Our organization recently published its second anthology, Double-Trouble, which I co-edited with my good friend Keith DeCandido, with significant help from Rigel Ailur.

I’ve had a lot of fun writing in a variety of worlds, including True Blood, Hellboy, John Carter of Mars, Aliens, Predator, CHUD, Sherlock Holmes, Winnie the Pooh, Wizard of Oz, Deadlands, Omnipark, Night of the Living Dead, and many others. And two of my own worlds have become active licenses in which other writers have created award-winning works –V-Wars and The Joe Ledger Thrillers.

TRISH WILSON: You've edited many anthologies including three X-Files anthologies,  as well as Nights of the Living Dead, Aliens vs Predator, and the official tribute to Scary Stories to Tell in the Dark. What advice would you give writers who wish to see their works published in anthologies?

JONATHAN MABERRY: Short fiction is an excellent way for writers to get noticed. Not just by readers, though that is wonderful; but by editors. Those of us who edit anthologies often read the works edited by colleagues such as Christopher Golden, John Joseph Adams, James Aquilone, Ellen Datlow, and others. Sometimes this is how we first learn of hot new talent, or of writers who aren’t afraid to go outside of their comfort zone.

I highly recommend anthologies of all kinds to writers who want to break in, deepen their career footprint, or try to expand their skill set by taking creative risks.

TRISH WILSON: How has the 2023 Writers Guild of America strike affected your work? Is anything in hiatus until the issues are settled? What would you like to see as positive results of the strike?

JONATHAN MABERRY: All of my Hollywood projects are on hold during the strike, and as frustrating as that can be, I’m fine with it. I support the WGA entirely. I like seeing writers paid well and paid fairly; and I loathe AI, which is one of the things they are against.

TRISH WILSON: Your mid-grade novel The Nightsiders Book 2: The Orphan Army was named one of the best books for children in 2015. How does writing mid-grade or young adult differ from adult-oriented books? What kinds of trends are popular today? Where do you see mid-grade or young adult going in the future?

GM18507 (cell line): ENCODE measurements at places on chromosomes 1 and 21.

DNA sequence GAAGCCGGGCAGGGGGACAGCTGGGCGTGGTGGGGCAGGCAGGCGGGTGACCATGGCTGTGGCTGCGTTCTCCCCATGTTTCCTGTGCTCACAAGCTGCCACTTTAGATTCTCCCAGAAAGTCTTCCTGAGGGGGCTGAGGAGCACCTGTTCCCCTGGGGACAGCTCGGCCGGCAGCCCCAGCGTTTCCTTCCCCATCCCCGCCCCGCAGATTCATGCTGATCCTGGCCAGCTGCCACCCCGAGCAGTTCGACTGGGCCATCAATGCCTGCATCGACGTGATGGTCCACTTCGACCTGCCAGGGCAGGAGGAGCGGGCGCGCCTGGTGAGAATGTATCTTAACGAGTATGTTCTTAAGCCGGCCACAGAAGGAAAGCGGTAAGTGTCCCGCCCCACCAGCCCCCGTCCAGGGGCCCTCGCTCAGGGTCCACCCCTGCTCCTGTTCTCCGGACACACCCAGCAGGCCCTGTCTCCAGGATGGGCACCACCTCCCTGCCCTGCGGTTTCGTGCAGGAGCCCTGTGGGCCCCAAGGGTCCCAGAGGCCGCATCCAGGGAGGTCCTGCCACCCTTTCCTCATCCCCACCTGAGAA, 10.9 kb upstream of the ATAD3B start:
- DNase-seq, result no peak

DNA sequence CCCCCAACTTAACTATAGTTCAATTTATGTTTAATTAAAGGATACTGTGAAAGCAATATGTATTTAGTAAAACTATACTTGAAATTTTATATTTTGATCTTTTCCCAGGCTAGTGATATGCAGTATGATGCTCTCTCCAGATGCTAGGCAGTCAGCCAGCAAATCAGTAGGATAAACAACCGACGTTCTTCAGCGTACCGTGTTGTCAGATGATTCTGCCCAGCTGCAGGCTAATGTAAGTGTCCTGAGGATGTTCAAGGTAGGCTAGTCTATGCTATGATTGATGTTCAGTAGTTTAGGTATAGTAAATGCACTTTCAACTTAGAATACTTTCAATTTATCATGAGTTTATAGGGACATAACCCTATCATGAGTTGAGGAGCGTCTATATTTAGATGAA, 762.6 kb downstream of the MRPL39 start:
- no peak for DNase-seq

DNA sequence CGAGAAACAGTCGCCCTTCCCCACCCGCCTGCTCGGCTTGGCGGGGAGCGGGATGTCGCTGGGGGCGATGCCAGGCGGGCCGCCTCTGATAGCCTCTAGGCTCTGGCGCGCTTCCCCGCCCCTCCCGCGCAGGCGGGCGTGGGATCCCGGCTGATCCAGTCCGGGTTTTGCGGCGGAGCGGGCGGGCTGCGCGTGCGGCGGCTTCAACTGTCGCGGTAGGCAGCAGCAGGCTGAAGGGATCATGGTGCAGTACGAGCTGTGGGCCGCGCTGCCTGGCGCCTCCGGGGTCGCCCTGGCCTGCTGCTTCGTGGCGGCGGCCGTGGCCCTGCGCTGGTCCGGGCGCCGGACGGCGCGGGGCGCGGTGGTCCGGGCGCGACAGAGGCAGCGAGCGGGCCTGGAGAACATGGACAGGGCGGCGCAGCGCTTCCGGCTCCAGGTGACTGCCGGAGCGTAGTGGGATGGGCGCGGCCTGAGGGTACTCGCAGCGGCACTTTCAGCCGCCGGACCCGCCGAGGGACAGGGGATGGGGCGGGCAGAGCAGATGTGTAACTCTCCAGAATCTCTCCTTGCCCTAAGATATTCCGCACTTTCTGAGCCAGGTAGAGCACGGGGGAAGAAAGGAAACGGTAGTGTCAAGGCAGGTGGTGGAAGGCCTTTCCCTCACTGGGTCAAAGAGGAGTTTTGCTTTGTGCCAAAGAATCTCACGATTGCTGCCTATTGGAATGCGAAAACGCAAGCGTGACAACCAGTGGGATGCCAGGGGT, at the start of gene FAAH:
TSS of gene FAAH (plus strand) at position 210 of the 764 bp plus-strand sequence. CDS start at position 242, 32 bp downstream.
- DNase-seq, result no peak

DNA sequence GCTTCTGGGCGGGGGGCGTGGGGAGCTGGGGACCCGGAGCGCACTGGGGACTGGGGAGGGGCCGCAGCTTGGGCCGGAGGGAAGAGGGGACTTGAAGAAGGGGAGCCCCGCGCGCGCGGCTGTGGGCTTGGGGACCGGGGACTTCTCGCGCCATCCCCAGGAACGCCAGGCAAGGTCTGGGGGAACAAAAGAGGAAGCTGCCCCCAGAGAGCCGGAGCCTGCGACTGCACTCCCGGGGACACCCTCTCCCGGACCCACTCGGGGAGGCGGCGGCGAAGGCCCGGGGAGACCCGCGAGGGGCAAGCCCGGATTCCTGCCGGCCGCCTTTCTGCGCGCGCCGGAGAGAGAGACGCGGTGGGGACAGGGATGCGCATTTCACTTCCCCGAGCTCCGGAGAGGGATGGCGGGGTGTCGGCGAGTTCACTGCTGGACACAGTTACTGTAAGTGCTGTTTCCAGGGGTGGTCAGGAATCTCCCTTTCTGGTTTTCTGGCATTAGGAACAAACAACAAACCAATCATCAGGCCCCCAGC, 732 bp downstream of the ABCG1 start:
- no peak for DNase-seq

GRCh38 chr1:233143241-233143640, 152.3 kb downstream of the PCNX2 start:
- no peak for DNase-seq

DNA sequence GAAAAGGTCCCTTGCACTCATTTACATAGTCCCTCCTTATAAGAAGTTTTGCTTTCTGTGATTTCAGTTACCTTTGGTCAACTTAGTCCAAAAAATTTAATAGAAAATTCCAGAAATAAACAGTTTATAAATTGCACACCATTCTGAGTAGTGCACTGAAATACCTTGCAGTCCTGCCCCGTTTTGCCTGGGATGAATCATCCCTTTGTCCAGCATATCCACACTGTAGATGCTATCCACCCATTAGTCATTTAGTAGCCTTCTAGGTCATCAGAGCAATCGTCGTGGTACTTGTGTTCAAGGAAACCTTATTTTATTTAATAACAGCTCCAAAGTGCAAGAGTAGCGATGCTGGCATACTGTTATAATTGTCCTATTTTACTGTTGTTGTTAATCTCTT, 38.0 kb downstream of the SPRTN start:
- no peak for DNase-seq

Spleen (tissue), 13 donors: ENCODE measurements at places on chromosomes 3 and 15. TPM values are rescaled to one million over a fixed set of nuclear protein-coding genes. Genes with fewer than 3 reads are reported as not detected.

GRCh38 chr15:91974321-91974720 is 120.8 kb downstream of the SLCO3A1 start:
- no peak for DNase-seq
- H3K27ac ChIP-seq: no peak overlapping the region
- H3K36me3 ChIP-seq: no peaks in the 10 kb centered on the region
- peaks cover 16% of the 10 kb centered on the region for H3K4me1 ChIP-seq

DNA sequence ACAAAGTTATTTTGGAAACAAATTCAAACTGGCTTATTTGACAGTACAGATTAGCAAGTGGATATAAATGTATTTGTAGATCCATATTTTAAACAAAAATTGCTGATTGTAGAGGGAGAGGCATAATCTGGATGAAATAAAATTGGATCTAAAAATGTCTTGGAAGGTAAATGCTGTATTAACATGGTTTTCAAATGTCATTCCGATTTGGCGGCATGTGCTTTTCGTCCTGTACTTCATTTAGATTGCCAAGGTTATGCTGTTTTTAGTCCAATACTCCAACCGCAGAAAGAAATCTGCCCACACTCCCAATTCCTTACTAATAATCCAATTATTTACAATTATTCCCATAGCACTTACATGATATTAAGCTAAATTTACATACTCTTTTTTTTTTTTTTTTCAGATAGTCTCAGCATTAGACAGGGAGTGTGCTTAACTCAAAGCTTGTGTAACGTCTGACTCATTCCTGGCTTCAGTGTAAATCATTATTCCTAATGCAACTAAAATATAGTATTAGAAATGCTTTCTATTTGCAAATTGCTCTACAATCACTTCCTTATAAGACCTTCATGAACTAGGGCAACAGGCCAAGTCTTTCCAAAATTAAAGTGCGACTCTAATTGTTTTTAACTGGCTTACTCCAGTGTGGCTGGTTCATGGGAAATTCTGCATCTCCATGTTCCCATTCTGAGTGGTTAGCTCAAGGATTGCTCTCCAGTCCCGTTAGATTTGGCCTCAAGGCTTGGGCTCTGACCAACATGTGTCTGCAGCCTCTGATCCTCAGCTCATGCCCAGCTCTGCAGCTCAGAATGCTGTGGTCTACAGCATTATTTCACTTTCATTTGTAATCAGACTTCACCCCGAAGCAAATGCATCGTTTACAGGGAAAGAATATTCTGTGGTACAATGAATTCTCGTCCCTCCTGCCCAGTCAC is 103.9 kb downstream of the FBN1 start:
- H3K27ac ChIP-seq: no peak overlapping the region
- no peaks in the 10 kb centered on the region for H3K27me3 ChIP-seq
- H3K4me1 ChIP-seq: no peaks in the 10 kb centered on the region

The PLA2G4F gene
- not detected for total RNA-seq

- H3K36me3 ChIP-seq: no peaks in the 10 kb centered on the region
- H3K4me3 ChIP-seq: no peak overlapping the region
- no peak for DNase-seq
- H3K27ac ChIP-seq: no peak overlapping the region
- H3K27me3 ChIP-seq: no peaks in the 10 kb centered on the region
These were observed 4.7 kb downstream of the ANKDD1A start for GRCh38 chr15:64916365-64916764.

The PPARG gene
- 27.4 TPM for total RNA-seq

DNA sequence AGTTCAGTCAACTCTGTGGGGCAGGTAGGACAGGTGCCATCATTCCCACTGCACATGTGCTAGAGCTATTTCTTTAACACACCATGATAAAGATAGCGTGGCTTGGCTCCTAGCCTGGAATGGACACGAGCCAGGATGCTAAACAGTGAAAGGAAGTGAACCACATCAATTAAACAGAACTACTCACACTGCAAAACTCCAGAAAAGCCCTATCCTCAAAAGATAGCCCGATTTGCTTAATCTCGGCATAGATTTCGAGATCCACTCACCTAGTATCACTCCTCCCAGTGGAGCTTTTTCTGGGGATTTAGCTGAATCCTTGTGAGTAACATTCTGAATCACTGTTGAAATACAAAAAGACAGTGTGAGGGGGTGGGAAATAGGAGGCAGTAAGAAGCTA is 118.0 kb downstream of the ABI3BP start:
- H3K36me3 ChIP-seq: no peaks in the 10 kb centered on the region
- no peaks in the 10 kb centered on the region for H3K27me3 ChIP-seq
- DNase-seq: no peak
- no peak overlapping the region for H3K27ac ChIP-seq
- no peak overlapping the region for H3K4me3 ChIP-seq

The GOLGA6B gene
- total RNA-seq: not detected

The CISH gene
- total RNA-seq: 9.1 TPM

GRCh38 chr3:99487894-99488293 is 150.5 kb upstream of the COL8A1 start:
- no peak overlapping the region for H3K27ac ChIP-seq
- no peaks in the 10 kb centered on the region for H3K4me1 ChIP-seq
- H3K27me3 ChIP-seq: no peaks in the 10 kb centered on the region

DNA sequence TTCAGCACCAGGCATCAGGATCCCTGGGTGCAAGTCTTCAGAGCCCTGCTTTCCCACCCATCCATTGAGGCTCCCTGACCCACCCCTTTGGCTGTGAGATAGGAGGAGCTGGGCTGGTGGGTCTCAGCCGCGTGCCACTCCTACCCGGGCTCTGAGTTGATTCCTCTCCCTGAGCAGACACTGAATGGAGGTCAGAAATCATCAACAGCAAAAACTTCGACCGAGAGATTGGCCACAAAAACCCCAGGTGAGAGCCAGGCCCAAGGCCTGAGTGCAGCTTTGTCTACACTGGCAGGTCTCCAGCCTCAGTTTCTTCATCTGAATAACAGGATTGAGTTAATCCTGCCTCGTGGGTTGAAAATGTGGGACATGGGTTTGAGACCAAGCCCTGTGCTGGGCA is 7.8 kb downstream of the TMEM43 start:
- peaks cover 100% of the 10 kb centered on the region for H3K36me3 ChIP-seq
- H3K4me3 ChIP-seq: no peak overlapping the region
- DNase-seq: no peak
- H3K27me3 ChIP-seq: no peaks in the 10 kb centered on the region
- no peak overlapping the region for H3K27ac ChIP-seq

JONATHAN MABERRY: Some folks think that writing for kids is easier than writing for adults. They are completely wrong. Today’s pre-teens (middle grade) and teens (young adult) are much savvier, better informed thanks to access to the bottomless wells of information on the Net, and improvements in the science of teaching. To write successfully for them you have to start with a strong respect for their intelligence, their ability to self-censor (they won’t read anything that offends them, which is why book banning is so completely absurd), and their ability to grasp real-world issues (and again I throw rotten fruit at book banning). I write up to kids. The only concessions I make in middle grade fiction is that I restrain my tendencies to be wildly potty-mouthed, I usually omit romance –since it isn’t much of a factor in 4th or 5th grade; and I typically focus on one character’s point of view. With my middle grade stuff (and I’m about to launch a new series), and my young adult fiction (Mars One, Rot & Ruin, etc), I write the kinds of books I would have read at their age. And I make sure they’re the kinds of books the readers can return to as they get older, and find new layers.